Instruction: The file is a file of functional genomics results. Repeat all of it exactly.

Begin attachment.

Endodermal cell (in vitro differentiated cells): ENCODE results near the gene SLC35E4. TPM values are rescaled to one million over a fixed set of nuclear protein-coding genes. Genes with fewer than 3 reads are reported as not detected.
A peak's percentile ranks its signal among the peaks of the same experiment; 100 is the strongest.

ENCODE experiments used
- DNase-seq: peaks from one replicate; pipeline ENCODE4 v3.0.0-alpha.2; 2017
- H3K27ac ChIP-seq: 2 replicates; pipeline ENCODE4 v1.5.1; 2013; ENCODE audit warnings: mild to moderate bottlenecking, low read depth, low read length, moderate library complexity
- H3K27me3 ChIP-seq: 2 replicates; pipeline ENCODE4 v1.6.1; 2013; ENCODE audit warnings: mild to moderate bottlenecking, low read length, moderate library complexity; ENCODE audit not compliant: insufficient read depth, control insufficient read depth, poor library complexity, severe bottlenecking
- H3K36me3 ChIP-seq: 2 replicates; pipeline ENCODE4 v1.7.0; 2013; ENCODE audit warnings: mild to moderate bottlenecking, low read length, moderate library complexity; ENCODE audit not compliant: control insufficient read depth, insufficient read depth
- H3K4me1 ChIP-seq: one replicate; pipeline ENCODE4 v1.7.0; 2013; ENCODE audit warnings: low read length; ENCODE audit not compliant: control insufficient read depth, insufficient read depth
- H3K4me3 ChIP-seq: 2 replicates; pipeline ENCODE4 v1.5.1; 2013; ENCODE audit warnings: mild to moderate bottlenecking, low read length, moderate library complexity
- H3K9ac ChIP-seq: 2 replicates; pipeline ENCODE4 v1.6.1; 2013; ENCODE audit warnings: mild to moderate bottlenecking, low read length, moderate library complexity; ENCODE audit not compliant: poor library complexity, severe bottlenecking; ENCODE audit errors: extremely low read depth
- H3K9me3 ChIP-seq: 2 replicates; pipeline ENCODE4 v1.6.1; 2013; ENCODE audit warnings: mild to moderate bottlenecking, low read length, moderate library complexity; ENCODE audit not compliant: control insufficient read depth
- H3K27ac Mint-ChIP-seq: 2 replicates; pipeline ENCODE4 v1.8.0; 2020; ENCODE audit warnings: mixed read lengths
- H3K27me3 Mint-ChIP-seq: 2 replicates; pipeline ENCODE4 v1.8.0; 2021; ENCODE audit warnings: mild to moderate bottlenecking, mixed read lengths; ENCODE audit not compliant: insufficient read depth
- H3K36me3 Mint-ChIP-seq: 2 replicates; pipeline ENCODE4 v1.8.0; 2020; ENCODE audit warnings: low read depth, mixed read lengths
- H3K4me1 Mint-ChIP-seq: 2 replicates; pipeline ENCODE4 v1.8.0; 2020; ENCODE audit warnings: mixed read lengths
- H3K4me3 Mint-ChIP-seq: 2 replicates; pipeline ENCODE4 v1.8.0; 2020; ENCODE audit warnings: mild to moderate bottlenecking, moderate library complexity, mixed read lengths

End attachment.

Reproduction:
Endodermal cell (in vitro differentiated cells): ENCODE results near the gene SLC35E4. TPM values are rescaled to one million over a fixed set of nuclear protein-coding genes. Genes with fewer than 3 reads are reported as not detected.
A peak's percentile ranks its signal among the peaks of the same experiment; 100 is the strongest.

ENCODE experiments used
- DNase-seq: peaks from one replicate; pipeline ENCODE4 v3.0.0-alpha.2; 2017
- H3K27ac ChIP-seq: 2 replicates; pipeline ENCODE4 v1.5.1; 2013; ENCODE audit warnings: mild to moderate bottlenecking, low read depth, low read length, moderate library complexity
- H3K27me3 ChIP-seq: 2 replicates; pipeline ENCODE4 v1.6.1; 2013; ENCODE audit warnings: mild to moderate bottlenecking, low read length, moderate library complexity; ENCODE audit not compliant: insufficient read depth, control insufficient read depth, poor library complexity, severe bottlenecking
- H3K36me3 ChIP-seq: 2 replicates; pipeline ENCODE4 v1.7.0; 2013; ENCODE audit warnings: mild to moderate bottlenecking, low read length, moderate library complexity; ENCODE audit not compliant: control insufficient read depth, insufficient read depth
- H3K4me1 ChIP-seq: one replicate; pipeline ENCODE4 v1.7.0; 2013; ENCODE audit warnings: low read length; ENCODE audit not compliant: control insufficient read depth, insufficient read depth
- H3K4me3 ChIP-seq: 2 replicates; pipeline ENCODE4 v1.5.1; 2013; ENCODE audit warnings: mild to moderate bottlenecking, low read length, moderate library complexity
- H3K9ac ChIP-seq: 2 replicates; pipeline ENCODE4 v1.6.1; 2013; ENCODE audit warnings: mild to moderate bottlenecking, low read length, moderate library complexity; ENCODE audit not compliant: poor library complexity, severe bottlenecking; ENCODE audit errors: extremely low read depth
- H3K9me3 ChIP-seq: 2 replicates; pipeline ENCODE4 v1.6.1; 2013; ENCODE audit warnings: mild to moderate bottlenecking, low read length, moderate library complexity; ENCODE audit not compliant: control insufficient read depth
- H3K27ac Mint-ChIP-seq: 2 replicates; pipeline ENCODE4 v1.8.0; 2020; ENCODE audit warnings: mixed read lengths
- H3K27me3 Mint-ChIP-seq: 2 replicates; pipeline ENCODE4 v1.8.0; 2021; ENCODE audit warnings: mild to moderate bottlenecking, mixed read lengths; ENCODE audit not compliant: insufficient read depth
- H3K36me3 Mint-ChIP-seq: 2 replicates; pipeline ENCODE4 v1.8.0; 2020; ENCODE audit warnings: low read depth, mixed read lengths
- H3K4me1 Mint-ChIP-seq: 2 replicates; pipeline ENCODE4 v1.8.0; 2020; ENCODE audit warnings: mixed read lengths
- H3K4me3 Mint-ChIP-seq: 2 replicates; pipeline ENCODE4 v1.8.0; 2020; ENCODE audit warnings: mild to moderate bottlenecking, moderate library complexity, mixed read lengths